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Connecting the dots

Agriculture.com Staff 02/08/2016 @ 9:25pm

The corn market is at a critical crossroads. In essence, it has a quandary to deal with.

Last fall, when December 2007 prices pushed through $3.50 on their way to well over $4.00, the media and traders touted that inventories would be much too tight in the years ahead to meet increased usage. Now since topping in February, prices have dropped off 50% of their rally and are at a critical point. The trade has lost its bullish luster but, the question is, is it temporary or long term?

After peaking in February, the best case scenario for demand to stay intact was a price setback. The market has witnessed a decline enough to keep the ethanol, export and feed demand markets strong for the next two to three years. The question is, once again, whether this year's crop can meet needs. Though it is only early May and the chances for a large crop are still high, we cannot help but think that, when you connect the dots from this spring's weather adversities, it may be difficult to produce the type of yields that have existed the last three years.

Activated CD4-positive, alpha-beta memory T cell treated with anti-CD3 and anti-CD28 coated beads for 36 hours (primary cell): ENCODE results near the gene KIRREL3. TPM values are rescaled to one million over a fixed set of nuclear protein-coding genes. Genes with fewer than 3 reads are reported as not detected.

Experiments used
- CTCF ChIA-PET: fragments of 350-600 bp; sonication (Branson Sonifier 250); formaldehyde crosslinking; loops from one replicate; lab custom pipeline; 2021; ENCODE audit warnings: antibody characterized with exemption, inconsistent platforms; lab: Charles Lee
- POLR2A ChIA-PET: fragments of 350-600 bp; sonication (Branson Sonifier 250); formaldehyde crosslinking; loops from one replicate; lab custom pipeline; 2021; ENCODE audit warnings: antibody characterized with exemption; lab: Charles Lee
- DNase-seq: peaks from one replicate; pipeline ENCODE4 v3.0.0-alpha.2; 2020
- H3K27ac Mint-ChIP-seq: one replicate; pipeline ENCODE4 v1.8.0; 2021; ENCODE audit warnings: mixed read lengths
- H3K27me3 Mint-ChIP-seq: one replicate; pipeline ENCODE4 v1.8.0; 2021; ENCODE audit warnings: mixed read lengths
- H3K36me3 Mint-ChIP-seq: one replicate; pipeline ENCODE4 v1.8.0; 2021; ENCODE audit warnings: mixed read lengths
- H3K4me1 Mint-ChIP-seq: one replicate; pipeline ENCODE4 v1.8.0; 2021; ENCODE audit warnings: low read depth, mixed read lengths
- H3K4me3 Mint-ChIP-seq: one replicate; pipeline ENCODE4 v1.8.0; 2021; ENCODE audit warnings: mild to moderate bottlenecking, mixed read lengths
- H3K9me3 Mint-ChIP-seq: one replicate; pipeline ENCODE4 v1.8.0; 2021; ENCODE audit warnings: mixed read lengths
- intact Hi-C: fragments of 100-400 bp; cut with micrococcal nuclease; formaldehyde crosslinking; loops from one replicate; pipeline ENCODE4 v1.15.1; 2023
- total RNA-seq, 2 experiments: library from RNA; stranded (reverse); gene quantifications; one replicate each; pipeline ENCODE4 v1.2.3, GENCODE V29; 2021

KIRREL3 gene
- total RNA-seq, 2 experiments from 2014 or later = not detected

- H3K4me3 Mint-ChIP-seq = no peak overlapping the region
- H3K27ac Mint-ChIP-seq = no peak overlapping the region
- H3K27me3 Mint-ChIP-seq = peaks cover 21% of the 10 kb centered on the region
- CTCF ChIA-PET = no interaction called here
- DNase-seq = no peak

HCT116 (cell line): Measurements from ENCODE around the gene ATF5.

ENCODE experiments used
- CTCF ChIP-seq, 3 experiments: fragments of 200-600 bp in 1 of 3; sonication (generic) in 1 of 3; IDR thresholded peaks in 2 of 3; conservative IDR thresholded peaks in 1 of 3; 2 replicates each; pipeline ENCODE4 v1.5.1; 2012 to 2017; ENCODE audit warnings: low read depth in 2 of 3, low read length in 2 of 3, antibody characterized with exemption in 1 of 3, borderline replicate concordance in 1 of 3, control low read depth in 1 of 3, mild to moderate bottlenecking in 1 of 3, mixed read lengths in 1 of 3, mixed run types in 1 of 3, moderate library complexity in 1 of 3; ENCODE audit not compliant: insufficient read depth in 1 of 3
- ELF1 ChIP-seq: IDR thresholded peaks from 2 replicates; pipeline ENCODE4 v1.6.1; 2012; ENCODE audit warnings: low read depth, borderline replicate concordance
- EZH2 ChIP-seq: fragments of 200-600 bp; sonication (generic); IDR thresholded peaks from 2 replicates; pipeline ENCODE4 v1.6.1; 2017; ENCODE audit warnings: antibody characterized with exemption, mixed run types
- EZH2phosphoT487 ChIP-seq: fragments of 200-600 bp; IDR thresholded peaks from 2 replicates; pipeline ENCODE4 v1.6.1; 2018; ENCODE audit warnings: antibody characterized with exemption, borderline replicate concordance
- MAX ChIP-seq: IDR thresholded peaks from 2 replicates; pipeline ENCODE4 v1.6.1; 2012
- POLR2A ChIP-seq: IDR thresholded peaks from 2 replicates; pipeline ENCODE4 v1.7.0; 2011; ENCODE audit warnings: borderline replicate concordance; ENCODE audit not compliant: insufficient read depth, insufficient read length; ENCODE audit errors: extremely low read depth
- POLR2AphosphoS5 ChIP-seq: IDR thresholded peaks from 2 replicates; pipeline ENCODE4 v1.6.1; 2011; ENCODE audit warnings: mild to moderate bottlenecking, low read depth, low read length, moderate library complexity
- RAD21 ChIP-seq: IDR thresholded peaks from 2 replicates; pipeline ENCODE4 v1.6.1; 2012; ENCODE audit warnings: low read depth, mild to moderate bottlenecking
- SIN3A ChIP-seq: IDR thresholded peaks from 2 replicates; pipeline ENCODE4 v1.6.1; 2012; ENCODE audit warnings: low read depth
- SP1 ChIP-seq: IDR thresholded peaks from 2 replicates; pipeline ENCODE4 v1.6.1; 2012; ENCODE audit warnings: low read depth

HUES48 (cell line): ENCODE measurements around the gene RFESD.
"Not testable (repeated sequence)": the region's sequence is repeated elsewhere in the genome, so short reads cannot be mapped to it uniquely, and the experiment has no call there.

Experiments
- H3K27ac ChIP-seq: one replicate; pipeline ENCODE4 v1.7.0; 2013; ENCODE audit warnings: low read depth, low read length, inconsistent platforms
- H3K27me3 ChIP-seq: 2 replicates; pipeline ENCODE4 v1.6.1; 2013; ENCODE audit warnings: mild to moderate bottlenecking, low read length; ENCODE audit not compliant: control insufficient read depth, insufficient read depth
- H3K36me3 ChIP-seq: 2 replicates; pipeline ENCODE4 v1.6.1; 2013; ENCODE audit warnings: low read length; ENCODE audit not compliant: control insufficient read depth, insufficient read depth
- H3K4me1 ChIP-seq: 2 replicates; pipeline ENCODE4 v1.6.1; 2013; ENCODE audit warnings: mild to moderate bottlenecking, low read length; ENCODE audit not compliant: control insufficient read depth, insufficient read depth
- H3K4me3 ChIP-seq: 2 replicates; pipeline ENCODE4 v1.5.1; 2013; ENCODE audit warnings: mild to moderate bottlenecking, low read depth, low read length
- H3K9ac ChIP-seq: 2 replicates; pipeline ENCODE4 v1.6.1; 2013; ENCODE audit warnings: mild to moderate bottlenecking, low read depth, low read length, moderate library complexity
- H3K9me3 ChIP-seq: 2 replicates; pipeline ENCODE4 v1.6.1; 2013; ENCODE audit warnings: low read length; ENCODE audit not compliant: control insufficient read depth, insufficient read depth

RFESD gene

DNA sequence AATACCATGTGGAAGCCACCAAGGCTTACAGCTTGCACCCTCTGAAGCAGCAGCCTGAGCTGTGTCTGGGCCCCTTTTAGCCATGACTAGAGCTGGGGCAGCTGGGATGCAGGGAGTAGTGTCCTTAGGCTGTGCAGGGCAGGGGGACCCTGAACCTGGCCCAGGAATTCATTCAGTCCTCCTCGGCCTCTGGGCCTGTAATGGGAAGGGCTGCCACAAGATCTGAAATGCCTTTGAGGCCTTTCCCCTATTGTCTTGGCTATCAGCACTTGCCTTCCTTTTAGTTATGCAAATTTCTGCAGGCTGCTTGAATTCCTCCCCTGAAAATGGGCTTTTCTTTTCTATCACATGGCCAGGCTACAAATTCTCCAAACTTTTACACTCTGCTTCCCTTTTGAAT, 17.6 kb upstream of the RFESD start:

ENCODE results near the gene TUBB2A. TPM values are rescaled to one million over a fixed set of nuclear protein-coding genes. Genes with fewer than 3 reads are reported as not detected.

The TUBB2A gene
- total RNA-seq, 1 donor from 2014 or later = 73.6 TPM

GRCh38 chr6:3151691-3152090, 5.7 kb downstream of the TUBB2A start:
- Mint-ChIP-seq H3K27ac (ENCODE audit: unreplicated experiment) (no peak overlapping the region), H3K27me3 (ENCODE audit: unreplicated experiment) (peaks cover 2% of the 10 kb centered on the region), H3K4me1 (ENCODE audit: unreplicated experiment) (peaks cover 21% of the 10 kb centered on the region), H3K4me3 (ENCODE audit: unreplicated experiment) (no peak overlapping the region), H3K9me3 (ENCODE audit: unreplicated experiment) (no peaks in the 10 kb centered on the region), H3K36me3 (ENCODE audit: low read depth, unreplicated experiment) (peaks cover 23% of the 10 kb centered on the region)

Specifically, an early freeze, cold ground temperatures deep into late April, excessive flooding in areas and, in some cases, a less than desirable stand count all add up to the possibility that this year's crop will not produce record-type results. In fact, if you are a student of history and believe in the law of averages, it is likely that, after three big yielding crops in a row, harvest results could be down some time in the future, perhaps this year.

Bottom line, the market setback has created a bullish demand scenario. An uncertain spring and the possibility that much of the crop could be somewhat shallow rooted, due to excess spring moisture, suggests a hot, dry stretch this summer could rapidly rally prices. Target points are the highs established in February and then the $5.50 level established in 1996, another dot to be connected.

If you have any questions or comments, please contact Top Farmer at 1-800-TOP-FARM, ext. 129.

The corn market is at a critical crossroads. In essence, it has a quandary to deal with.

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